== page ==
In 'Conversation and Dialogues in Action' Dornyei and Thurrell (1992) introduce ten activities in section 2: 'Conversation Strategies.' Apart from one which practises what Labov (1972) called 'evaluation' (generally making one's narrative more interesting to the listener), these deal with fillers, various co-operative strategies,2 paraphrase, mime and avoidance strategies (going off the point or bringing conversation round to a particular topic). Each includes a useful 'Input box' of conversational phrases and a 'Teacher's diary' containing questions to guide reflection, including reference to sociocultural considerations.

The section is most satisf~ring when it includes the target language in genuine communicative activities. For example, fillers are used when trying to think of answers to difficult questions (though a weakness here is that until we reach the Teacher's diary at the end all the listed fillers are treated as if they were interchangeable - see above). (Other activities to practice the use of fillers are in Dornyei and Thurrell 1994:19-20 and in Nolasco and Arthur 1987:53-54). A couple of other activities (those dealing with paraphrase and asking for help when lacking vocabulary) are relatively disappointing in this respect as both involve learners acting out known dialogues, while pretending not to remember certain words for which they devise descriptions or approximations. Though these give useful practice and provide realistic contexts, since the words are already known to all parties involved, the descriptions and approximations the learners come up with do not serve any genuinely communicative purpose.

Paraphrase and approximation can be practised communicatively in the game called Taboo: players take turns to pick a card and elicit the word written upon it by describing, approximating and talking about associations (However, though this would provide a communicative point for these target strategies, it lacks an authentic context to exemplify when we might use them.).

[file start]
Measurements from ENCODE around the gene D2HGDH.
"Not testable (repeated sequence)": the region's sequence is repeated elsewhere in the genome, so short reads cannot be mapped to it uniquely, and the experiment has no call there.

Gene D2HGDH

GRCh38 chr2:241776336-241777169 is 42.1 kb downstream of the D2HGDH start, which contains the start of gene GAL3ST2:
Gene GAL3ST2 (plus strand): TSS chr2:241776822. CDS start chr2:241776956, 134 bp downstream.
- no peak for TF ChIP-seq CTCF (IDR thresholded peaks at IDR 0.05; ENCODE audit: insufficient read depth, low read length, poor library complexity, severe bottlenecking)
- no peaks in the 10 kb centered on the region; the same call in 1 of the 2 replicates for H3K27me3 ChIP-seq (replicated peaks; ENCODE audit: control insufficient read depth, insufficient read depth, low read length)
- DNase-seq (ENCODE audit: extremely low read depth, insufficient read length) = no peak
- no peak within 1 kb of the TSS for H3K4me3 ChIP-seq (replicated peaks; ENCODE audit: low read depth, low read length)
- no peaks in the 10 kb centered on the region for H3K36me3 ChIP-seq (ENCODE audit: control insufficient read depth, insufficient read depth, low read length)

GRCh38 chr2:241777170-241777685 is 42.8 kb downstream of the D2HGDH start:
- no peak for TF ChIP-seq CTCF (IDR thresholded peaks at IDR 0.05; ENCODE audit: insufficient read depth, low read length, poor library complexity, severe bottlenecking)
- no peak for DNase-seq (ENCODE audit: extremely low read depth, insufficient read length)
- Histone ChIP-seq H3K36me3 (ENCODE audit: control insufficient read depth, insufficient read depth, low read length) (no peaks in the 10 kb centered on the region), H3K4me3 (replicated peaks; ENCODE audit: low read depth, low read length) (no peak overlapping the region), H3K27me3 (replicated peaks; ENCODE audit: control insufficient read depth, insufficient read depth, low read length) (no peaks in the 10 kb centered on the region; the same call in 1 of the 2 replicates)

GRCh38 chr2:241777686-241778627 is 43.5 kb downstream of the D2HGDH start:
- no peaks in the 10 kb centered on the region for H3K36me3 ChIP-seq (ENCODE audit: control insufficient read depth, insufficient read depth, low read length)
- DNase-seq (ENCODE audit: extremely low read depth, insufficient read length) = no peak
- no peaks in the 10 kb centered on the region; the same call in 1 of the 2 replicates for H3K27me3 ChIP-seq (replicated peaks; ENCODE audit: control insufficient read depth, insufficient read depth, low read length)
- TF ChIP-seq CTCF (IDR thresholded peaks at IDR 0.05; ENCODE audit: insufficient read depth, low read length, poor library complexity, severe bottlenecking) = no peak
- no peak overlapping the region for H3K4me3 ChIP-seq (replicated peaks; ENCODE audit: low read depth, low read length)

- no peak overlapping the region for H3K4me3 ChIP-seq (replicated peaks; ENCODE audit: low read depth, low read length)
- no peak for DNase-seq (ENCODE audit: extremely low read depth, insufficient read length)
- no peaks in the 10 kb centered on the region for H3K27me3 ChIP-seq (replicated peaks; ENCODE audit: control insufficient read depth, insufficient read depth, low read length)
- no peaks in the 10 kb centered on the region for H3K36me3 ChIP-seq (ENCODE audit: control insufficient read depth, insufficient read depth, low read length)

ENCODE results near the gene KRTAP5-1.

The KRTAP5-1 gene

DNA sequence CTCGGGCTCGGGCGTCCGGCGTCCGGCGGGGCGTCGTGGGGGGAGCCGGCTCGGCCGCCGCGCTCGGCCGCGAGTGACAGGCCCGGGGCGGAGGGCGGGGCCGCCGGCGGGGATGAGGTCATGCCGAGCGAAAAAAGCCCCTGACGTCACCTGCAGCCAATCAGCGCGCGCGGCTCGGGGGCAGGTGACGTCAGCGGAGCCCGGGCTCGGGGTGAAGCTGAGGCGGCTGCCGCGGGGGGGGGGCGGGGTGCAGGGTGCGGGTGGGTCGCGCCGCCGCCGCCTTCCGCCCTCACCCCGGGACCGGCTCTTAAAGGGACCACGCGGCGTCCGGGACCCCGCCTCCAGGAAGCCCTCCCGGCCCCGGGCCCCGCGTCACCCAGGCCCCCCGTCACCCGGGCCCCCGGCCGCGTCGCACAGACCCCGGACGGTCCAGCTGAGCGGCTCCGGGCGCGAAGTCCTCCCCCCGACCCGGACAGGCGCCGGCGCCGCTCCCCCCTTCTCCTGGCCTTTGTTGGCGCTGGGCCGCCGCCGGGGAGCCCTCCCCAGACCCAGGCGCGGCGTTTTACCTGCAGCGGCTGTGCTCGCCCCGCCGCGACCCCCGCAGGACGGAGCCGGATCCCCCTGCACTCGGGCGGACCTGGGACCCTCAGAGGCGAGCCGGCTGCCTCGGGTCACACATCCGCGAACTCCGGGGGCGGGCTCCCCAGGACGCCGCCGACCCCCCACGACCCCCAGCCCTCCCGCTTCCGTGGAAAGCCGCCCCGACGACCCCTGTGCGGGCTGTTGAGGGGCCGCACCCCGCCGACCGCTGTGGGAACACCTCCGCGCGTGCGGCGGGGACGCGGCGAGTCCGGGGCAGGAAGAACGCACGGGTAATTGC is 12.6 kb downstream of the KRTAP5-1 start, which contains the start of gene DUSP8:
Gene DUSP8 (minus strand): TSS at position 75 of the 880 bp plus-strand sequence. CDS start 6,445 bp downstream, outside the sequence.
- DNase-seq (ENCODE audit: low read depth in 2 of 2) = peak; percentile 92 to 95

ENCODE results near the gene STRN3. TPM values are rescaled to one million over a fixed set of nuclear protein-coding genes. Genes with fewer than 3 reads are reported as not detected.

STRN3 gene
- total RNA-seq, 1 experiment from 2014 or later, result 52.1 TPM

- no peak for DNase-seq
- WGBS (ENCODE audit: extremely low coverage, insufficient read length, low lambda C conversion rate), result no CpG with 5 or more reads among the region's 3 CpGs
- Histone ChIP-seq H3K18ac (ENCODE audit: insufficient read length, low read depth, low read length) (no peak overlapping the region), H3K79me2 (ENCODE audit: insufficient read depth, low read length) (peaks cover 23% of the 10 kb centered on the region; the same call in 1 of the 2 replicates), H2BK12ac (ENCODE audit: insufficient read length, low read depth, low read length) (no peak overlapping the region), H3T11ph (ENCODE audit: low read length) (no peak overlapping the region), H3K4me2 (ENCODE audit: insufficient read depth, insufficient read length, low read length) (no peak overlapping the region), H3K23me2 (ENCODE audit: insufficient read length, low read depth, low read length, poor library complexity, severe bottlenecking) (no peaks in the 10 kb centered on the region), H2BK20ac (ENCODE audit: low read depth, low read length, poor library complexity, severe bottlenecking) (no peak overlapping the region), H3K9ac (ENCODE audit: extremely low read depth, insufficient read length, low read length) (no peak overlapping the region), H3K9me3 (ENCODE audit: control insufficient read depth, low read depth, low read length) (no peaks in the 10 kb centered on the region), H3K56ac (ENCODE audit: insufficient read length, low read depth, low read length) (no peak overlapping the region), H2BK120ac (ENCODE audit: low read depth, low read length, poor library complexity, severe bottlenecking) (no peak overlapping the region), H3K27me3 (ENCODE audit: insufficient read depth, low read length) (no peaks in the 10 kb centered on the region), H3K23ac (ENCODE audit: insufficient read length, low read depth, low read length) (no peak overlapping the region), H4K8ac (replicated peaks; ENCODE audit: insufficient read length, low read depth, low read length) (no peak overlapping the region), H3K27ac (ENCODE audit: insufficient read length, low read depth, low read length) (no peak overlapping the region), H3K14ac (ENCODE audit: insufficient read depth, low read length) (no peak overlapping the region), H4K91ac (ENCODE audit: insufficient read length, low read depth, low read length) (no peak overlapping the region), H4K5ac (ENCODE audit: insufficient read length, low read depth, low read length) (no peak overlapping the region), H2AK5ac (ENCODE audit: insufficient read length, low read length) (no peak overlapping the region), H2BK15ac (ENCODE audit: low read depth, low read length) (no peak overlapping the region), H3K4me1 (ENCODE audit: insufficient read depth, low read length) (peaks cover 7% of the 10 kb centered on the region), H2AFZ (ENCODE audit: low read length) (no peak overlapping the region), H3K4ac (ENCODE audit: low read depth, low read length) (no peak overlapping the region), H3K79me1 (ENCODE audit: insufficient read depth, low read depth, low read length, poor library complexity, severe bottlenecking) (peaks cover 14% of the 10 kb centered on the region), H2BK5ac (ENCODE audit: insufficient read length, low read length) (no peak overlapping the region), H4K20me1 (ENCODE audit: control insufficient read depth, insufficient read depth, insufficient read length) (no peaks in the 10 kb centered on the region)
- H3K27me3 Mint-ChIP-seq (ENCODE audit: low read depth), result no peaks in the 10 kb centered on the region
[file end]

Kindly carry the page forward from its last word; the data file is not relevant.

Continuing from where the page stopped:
Nolasco and Arthur (1987) suggest several feedback tasks suitable for drawing learners' attention to communication strategies.


Conclusion

Communication strategies are a vital part of a native speaker's repertoire. It seems only fair to pass them on to learners at all levels of interlanguage. As well as expanding their communicative competence learners are likely thereby to gain in confidence and to develop their learning strategies.

The development of strategic competence appears to be largely a matter of overcoming affective and sociocultural rather than cognitive or psycholinguistic difficulties. A significant factor in this is arguably the very primacy that has traditionally been granted grammatical competence in our understanding of language in the classroom.

As teachers, then, we must be resourceful and sensitive in relation to learners' attitudes to language learning and the proper place of strategic competence within it, and learners feelings about expressing uncertainty and the use of fillers and non-linguistic devices. There is scope in this area for research not only into native English speakers' use of communication strategies, but also into attitudes and assumptions which prevail in other cultures.

Notes

1. A longer discussion of why this should be so is unfortunately outside the scope of this essay. Conceivably one small factor in its perpetuation in the traditional classroom is the fact that communication strategies are generally not a feature of classical Greek and Latin.

2. Asking for repetition or clarification, checking that one's interlocutor understands and is listening, reformulating messages and asking for help when lacking vocabulary.